Unzipped: Keith Urban Lets It All Hang Out on Going "Commando," Flipping Over on Stage and Heckling Hecklers.
By: Stephen L. Betts
Keith Urban has finally established himself as country music's golden boy. The New Zealand-born, Australian-raised former member of the short-lived country-rock band The Ranch released his second solo album, Golden Road, logging multiple weeks at the top spot on the singles chart with "Somebody Like You." But for the fashion-conscious singer whose latest album includes songs such as "You Look Good in My Shirt" and "Jeans On," there's an obvious path he has yet to travel. That could change. One of Golden Road's most talked-about tracks is a remake of the 1976 pop hit, "Jeans On." The song was originally written by British jingle composer-turned-pop star David Dundas for use in a jeans commercial, and Keith, 35, admits that though he initially was drawn to the bouncy rhythm of the song, he's also considered sewing up an endorsement deal with his own version of the tune. First, however, he's got to find a brand he can depend on. ...
At one of your shows this summer you had an embarrassing experience on stage with a pair of jeans?
It happened with a pair of designer jeans that I had worn to the ACM's. I borrowed them and I was going to send them back. I thought, "I'll just wear them once." They were really expensive jeans, but I guess the seam wasn't as strong through there as it should have been. I didn't do any wild David Lee Roth kind of kicks or anything. I was just sort of bending down, and I felt this rip right up the back. I'm commando [nothing underneath]; and that's not a good thing. It happened in the second song of the set, and we had to play for an hour. It was an outdoor thing. I had to finish up this instrumental bit without turning around to the crowd and then figure out a way to get off stage. I had to sort of crab walk off stage. Of course, there are people everywhere. Luckily, I had a towel to stick around my butt. It was pretty embarrassing to show back up on stage in a different pair of jeans.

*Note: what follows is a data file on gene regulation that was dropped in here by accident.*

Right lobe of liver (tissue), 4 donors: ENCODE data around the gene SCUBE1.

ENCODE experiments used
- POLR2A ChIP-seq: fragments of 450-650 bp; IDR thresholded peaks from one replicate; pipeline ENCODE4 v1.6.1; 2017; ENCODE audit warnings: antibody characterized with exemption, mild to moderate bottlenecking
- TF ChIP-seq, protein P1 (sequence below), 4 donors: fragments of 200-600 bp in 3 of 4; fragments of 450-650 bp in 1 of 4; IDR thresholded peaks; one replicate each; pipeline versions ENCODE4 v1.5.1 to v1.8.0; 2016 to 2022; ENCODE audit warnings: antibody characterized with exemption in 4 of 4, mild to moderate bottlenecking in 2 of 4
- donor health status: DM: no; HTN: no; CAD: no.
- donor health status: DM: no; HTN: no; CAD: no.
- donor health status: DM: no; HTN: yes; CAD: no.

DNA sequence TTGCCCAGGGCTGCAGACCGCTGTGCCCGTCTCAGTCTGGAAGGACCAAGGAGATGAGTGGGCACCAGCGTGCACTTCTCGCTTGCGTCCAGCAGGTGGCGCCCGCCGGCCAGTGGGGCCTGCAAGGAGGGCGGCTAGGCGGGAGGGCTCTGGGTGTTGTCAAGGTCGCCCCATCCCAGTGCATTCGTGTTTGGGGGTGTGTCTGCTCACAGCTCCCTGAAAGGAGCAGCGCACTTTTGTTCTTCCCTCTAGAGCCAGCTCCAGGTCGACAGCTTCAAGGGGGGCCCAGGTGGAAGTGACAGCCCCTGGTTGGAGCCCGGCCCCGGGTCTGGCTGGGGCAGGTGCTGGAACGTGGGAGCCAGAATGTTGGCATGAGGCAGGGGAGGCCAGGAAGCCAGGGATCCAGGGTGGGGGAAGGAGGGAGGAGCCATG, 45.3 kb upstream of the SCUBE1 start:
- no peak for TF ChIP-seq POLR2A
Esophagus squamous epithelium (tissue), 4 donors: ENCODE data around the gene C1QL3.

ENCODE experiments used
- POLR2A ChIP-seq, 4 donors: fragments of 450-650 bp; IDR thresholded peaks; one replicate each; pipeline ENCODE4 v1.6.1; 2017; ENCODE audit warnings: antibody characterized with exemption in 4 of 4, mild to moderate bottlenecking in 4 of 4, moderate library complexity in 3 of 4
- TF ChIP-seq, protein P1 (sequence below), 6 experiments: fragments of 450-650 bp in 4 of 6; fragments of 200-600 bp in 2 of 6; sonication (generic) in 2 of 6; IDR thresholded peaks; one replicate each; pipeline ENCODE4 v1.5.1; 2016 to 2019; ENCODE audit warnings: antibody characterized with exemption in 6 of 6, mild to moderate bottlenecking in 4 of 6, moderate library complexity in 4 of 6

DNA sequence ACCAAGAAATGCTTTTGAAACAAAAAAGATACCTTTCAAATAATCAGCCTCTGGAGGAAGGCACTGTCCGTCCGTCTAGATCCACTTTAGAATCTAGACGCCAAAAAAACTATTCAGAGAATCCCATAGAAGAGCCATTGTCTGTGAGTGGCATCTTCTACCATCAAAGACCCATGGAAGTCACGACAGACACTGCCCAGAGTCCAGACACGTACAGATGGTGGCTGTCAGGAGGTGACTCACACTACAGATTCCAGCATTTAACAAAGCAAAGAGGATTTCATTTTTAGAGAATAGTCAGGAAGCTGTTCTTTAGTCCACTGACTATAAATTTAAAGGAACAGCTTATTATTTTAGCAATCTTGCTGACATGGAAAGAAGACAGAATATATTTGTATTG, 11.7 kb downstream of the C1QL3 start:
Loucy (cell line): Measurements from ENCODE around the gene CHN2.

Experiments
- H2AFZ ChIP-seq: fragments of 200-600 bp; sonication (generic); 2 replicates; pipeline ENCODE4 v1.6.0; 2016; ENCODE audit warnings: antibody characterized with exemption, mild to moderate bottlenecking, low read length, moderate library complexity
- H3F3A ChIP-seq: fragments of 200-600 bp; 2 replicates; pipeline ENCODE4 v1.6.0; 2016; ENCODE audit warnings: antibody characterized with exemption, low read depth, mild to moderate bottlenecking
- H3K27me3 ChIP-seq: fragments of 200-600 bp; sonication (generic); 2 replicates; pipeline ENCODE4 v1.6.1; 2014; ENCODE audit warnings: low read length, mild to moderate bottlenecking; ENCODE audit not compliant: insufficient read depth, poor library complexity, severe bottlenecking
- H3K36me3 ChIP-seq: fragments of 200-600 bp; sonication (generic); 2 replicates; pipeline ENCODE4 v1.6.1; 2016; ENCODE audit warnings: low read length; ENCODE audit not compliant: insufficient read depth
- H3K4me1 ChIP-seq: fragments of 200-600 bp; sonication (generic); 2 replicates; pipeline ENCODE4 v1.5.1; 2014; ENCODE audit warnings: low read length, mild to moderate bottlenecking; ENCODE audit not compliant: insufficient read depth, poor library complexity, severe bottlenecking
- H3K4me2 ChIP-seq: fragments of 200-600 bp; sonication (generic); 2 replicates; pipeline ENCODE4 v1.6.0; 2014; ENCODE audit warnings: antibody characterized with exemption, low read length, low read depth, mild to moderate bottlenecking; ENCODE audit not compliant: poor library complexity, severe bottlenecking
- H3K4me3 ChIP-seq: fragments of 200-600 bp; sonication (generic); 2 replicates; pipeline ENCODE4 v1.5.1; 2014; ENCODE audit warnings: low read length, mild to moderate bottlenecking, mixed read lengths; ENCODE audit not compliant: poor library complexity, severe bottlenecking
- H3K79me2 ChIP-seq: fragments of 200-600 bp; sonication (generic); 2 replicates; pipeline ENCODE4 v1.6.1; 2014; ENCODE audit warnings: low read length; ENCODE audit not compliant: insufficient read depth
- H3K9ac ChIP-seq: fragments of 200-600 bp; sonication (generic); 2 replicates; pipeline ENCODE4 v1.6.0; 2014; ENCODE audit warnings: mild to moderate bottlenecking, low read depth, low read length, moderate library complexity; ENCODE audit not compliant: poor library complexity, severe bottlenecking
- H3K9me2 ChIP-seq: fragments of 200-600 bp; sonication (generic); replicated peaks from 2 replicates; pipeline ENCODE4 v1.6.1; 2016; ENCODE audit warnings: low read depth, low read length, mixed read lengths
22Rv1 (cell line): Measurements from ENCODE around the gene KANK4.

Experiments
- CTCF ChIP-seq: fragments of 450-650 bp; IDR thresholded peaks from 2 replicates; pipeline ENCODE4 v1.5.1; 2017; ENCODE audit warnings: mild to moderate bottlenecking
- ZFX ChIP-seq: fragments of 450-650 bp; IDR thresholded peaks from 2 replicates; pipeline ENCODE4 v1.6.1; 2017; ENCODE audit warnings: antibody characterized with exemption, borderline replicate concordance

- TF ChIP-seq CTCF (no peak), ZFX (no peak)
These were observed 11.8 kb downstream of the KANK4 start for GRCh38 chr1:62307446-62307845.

What's the most expensive item of clothing you've ever bought?
I bought this leather shirt and pants to wear to the Grammy's the first time I went in 2000. It was about $5,000, which to me is a lot of money, considering I wore it once.
What's the scariest thing that's ever happened to you on stage?
I snapped a heel off my boot one night on stage and flipped over. I was in Bakersfield at Buck Owen's Crystal Palace, and unfortunately the whole thing goes out on video for Buck, so I'm sure that's hilarious. I spun on the heel of my boot and it snapped off. When I put my foot down, there was no heel. This huge heel went skidding across the stage, and I flipped over, went flat on my back and kept playing. I realized afterwards that the guy managing the club thought I was hammered.
What's the strangest place you've every played?
We were sponsored by an Australian airline. They said, "We'll pay for your airfare out to Australia. All you have to do is a few shows for us in Australia. My manager at the time didn't think to ask where, he just said, "Yeah, that's great!" So we get there, and the first gig we have to do is at this really tiny airport in this small town - the kind of airport where you walk off the plane, across the tarmac outside and there's one carousel and you're done. The baggage carousel was the typical conveyor-belt kind of thing with this raised-carpet in between. That's where they had us set up, on this little piece of carpet in between two circular things. They just had two microphones set up there. There was no room for a drummer, so I got up there with Jerry, the bass player from the Ranch. We're jamming away and this crowd starts forming, and we were thinking, "This is great. They're loving us!" And then, EHNNNNN, all the luggage starts coming out, everybody got their bags and left, and there's no one. Very depressing. So we were looking forward to the next flight.
Any memorable experiences with hecklers?